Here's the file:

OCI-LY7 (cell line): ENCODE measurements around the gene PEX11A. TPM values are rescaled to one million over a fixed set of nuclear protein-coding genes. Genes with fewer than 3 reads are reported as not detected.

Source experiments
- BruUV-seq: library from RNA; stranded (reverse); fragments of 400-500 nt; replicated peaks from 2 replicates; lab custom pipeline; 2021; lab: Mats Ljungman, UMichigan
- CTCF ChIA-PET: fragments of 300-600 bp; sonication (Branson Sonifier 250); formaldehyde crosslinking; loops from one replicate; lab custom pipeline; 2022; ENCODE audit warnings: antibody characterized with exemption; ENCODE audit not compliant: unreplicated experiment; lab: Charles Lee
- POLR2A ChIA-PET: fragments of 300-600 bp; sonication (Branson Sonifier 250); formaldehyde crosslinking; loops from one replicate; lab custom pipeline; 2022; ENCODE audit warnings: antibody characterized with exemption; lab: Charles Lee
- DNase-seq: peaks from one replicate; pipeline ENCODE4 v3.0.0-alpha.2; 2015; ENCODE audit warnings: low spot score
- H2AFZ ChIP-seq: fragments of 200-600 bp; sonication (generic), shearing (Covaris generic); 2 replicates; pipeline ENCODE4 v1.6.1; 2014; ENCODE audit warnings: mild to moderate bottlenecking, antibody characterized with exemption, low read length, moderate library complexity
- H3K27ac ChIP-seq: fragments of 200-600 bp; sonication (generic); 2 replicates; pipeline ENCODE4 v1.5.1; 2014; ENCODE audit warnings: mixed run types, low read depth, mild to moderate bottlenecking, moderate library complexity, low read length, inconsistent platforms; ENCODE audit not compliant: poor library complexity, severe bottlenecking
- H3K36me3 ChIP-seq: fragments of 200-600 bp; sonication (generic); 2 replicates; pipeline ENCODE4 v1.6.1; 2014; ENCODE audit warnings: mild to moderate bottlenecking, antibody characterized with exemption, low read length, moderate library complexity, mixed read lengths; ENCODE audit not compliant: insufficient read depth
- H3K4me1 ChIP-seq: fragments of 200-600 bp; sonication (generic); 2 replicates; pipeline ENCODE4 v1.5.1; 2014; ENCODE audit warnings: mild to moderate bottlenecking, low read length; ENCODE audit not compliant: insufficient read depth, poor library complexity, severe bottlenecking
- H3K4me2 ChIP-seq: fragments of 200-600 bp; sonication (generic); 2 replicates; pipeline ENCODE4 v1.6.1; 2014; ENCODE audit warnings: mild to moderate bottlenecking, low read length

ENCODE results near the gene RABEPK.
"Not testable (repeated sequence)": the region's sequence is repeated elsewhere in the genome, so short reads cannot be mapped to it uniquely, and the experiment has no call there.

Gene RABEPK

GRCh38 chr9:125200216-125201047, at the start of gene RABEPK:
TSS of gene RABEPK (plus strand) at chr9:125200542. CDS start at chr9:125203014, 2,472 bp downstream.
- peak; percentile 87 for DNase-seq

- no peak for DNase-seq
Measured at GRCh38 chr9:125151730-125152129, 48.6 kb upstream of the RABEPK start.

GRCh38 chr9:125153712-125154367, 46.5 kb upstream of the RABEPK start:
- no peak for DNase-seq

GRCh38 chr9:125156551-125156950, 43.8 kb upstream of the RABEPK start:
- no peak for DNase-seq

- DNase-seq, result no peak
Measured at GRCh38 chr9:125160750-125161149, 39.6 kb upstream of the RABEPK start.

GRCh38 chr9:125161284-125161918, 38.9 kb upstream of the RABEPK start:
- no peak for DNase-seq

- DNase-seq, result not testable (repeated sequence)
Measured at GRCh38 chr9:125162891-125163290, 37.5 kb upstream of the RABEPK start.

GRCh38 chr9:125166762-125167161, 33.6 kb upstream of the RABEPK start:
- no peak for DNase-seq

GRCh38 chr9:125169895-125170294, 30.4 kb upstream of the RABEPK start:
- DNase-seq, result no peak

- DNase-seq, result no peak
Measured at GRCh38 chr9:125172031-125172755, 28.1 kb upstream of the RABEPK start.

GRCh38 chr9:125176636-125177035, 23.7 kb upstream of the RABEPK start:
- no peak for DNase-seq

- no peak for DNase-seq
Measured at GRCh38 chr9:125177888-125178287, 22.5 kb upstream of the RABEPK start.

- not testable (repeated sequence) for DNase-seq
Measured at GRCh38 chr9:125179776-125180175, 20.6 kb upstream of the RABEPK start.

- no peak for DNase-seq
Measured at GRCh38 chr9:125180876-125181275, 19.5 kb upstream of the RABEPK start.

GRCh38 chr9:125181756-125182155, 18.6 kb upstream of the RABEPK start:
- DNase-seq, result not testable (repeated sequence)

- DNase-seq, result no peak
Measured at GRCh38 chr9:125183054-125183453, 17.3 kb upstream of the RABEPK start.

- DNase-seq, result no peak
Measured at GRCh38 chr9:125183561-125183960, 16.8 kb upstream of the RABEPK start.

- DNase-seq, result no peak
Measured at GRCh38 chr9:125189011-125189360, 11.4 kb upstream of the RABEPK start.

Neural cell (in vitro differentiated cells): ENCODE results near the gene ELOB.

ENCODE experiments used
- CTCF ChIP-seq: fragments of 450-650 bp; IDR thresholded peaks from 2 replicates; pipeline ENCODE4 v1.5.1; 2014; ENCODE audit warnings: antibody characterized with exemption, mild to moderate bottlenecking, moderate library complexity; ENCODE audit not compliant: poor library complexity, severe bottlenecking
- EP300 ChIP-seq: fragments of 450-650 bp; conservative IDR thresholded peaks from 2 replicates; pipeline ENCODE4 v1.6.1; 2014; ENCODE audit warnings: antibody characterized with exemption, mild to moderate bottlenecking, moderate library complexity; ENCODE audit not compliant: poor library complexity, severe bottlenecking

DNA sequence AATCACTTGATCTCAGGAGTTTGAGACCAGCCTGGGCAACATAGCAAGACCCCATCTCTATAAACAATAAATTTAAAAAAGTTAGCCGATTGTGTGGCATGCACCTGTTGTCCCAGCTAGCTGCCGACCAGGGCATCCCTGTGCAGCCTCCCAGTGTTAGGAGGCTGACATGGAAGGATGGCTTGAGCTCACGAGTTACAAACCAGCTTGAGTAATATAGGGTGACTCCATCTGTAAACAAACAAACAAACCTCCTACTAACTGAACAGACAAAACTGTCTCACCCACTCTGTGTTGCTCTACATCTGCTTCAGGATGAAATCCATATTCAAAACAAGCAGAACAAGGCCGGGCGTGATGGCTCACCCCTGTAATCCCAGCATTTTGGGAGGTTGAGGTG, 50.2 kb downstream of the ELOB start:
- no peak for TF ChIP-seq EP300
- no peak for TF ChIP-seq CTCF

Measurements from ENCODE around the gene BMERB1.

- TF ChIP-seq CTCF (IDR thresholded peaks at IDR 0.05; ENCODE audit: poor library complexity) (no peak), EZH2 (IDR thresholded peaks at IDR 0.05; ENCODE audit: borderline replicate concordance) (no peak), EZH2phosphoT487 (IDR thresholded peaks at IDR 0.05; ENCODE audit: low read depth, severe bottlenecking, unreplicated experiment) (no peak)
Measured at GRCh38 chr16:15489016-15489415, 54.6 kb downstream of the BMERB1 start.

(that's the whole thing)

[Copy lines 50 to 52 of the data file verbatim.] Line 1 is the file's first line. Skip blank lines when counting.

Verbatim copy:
- DNase-seq, result no peak
Measured at GRCh38 chr9:125189011-125189360, 11.4 kb upstream of the RABEPK start.

Neural cell (in vitro differentiated cells): ENCODE results near the gene ELOB.